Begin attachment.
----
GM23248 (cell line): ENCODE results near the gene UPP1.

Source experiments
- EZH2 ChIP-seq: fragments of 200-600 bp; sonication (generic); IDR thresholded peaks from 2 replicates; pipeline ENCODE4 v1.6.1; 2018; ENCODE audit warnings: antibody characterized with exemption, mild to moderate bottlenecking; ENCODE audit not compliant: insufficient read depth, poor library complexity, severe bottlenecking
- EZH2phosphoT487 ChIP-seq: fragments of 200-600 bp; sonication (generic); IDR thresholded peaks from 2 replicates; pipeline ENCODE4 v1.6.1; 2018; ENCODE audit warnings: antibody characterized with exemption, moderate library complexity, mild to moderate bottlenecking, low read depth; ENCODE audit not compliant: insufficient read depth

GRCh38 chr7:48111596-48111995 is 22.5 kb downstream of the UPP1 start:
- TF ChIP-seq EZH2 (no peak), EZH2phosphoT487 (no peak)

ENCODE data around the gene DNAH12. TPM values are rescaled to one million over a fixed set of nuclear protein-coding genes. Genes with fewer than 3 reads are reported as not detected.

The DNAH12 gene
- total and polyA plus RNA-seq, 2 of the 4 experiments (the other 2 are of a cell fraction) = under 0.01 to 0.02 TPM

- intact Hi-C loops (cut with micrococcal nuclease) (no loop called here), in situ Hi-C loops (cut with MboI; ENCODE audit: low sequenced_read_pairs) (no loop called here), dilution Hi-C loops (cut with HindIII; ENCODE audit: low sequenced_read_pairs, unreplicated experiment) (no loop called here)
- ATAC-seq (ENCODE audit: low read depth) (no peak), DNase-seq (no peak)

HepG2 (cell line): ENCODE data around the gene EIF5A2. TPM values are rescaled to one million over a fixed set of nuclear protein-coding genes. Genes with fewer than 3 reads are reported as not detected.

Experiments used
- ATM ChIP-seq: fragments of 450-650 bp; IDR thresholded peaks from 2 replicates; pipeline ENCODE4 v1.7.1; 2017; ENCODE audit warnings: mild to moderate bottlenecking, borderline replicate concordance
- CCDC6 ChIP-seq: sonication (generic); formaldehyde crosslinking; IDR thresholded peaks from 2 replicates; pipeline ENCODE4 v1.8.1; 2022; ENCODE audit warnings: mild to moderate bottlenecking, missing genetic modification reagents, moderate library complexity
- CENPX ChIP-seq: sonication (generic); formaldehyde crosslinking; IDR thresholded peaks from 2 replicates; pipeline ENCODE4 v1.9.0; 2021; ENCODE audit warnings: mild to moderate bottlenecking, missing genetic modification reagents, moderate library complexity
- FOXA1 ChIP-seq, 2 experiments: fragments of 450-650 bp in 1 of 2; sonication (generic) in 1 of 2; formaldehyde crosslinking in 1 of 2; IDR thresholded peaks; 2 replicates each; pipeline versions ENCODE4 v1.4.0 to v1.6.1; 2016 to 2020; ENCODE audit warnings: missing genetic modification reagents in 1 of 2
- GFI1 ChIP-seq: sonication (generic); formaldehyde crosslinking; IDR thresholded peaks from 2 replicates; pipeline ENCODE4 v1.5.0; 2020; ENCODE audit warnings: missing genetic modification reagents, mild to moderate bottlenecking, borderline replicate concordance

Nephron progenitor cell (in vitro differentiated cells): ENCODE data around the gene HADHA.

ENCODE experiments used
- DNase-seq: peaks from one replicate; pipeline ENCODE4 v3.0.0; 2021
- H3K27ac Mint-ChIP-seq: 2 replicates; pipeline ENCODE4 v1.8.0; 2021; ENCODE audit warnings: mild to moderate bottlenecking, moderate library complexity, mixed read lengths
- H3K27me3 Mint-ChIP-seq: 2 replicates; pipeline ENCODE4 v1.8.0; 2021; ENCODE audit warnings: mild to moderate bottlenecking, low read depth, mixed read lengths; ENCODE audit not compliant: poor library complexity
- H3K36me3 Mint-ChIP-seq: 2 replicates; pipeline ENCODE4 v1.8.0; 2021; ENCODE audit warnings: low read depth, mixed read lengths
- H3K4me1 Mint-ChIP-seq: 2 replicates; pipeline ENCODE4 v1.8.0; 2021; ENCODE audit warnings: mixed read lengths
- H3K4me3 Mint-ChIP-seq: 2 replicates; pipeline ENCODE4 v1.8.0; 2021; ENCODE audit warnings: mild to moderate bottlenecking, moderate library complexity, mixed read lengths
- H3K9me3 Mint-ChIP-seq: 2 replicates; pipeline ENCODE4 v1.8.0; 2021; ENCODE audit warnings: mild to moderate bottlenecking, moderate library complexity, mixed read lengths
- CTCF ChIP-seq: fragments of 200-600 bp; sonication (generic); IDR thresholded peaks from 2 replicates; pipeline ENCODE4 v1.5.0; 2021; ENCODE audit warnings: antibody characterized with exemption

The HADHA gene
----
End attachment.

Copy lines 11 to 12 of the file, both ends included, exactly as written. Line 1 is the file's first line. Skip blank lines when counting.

- ATAC-seq (ENCODE audit: low read depth) (no peak), DNase-seq (no peak)

HepG2 (cell line): ENCODE data around the gene EIF5A2. TPM values are rescaled to one million over a fixed set of nuclear protein-coding genes. Genes with fewer than 3 reads are reported as not detected.